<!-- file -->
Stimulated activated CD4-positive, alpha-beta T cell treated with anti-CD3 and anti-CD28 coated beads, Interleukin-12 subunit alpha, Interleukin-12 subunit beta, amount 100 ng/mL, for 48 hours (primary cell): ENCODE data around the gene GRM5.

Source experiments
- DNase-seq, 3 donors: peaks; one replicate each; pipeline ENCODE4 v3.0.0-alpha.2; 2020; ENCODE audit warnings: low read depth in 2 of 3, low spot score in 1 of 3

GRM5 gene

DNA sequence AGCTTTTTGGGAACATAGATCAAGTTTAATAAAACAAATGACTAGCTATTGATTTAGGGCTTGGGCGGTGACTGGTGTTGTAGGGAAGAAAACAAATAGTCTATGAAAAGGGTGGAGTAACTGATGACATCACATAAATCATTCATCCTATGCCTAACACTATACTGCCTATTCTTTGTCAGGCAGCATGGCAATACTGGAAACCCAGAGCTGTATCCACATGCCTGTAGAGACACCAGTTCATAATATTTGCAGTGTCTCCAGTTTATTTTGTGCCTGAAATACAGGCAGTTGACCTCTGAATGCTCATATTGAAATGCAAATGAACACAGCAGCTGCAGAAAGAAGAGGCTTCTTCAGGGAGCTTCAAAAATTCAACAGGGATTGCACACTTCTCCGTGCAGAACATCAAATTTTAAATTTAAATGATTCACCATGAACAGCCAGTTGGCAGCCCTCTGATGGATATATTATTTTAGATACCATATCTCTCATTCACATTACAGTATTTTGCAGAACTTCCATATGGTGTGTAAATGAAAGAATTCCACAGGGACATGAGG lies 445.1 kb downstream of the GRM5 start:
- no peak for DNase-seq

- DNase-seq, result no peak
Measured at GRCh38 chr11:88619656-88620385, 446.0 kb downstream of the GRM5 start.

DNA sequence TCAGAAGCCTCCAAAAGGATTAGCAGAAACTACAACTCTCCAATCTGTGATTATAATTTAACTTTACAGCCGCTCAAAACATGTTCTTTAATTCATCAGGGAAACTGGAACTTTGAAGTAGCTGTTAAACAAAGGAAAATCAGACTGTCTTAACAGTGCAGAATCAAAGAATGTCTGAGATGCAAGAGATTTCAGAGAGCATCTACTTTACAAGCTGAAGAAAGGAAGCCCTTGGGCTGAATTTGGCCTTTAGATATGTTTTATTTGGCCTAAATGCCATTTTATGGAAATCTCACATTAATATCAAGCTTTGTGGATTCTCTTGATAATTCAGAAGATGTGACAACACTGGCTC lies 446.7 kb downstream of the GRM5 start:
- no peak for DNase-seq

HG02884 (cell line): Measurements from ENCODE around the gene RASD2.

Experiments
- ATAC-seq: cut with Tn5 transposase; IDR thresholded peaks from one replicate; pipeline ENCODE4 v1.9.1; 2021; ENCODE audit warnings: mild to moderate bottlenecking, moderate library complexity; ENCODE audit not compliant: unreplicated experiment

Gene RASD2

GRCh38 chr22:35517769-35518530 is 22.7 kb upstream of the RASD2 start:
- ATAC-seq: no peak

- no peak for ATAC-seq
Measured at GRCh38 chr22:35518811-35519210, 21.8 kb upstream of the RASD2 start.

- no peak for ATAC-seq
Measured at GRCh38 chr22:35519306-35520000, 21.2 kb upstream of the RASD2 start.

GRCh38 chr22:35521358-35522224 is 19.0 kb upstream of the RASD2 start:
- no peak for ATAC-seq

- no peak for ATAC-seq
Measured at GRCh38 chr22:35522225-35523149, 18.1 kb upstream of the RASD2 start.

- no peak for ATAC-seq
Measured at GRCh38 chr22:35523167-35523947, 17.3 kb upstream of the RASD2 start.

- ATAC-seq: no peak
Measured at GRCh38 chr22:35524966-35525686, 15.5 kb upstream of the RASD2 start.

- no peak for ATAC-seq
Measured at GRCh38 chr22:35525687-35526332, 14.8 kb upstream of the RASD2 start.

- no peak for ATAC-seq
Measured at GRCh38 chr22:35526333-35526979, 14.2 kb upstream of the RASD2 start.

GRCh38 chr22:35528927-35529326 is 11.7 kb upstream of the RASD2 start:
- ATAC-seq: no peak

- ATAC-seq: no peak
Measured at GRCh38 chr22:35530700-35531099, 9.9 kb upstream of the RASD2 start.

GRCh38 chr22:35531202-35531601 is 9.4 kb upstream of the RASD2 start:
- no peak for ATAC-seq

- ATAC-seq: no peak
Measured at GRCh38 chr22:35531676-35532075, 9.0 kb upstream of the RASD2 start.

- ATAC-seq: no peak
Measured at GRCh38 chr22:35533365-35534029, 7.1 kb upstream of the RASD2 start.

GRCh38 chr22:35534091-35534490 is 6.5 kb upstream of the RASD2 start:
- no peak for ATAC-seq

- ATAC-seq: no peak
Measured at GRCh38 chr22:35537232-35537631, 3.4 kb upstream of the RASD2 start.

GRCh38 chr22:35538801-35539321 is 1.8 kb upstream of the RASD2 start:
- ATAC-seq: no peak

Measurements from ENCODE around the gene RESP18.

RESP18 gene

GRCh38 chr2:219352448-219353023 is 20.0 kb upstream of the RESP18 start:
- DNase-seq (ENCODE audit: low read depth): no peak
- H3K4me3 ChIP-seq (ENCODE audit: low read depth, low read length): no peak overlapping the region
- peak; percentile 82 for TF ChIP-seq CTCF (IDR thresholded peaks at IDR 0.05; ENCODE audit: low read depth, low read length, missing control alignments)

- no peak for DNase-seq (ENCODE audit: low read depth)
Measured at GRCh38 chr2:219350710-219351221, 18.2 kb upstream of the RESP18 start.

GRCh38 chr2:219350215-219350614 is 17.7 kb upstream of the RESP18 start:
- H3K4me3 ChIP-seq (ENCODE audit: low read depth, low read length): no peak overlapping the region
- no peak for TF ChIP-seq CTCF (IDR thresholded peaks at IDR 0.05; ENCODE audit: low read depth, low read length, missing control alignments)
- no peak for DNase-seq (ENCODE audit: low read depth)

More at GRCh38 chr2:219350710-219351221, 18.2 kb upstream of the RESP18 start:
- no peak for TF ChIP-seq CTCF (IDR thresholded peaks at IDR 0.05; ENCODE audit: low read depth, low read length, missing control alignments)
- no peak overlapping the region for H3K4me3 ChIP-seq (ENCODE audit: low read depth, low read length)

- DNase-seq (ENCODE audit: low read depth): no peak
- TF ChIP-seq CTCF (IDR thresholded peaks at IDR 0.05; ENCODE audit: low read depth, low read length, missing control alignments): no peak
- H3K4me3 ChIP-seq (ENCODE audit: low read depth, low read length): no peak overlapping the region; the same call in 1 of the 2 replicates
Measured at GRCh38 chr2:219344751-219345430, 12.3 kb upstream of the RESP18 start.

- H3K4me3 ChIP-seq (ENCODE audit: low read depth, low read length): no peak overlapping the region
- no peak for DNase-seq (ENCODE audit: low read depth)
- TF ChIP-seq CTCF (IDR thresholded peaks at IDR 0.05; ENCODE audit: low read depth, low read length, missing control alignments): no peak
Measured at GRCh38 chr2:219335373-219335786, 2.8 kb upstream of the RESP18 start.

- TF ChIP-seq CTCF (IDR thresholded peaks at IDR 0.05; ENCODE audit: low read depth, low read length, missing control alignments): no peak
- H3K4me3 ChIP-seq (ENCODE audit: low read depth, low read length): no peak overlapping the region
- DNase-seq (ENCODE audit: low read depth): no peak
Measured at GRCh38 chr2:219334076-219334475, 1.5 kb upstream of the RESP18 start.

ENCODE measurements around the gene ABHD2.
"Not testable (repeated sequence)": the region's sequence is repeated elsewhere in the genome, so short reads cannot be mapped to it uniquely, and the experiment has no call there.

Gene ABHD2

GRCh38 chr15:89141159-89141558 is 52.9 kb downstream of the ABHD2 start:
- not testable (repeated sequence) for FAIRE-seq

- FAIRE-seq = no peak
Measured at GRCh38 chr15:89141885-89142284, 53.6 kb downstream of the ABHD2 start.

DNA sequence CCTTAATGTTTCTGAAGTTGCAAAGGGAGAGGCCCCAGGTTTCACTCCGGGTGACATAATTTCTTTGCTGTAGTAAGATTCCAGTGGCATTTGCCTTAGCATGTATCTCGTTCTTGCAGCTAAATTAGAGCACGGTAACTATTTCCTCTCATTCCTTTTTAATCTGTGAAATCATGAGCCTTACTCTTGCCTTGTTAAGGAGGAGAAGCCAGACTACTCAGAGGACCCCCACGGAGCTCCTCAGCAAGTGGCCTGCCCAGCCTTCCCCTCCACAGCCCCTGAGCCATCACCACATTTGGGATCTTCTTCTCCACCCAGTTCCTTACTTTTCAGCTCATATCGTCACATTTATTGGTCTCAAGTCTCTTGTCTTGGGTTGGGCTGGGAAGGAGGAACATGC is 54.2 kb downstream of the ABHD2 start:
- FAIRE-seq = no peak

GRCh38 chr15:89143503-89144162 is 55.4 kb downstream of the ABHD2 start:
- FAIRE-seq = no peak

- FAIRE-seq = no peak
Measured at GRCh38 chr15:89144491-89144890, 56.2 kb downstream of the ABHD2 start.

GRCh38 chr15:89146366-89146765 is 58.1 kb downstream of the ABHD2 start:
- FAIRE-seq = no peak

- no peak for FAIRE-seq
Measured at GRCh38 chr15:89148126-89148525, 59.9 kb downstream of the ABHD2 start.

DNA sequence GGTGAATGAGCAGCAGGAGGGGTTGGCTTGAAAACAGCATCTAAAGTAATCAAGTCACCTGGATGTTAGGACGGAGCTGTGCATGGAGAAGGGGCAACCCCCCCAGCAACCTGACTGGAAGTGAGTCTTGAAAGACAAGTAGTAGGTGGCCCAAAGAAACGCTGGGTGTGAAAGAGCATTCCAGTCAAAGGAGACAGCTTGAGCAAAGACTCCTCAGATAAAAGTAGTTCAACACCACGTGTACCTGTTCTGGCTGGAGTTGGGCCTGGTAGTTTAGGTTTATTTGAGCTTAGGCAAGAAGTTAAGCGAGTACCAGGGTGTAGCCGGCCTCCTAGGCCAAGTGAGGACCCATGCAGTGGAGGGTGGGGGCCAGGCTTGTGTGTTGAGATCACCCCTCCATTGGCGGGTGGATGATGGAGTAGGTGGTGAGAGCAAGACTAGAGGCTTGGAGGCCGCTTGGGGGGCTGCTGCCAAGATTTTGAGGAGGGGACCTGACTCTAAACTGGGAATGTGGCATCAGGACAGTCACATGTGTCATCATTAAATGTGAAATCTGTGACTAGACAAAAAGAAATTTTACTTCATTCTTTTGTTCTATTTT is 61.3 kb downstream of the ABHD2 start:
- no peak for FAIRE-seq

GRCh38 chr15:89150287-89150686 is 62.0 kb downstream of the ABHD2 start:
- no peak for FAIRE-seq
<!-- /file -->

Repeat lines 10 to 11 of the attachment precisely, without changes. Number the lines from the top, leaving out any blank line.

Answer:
- no peak for DNase-seq

HG02884 (cell line): Measurements from ENCODE around the gene RASD2.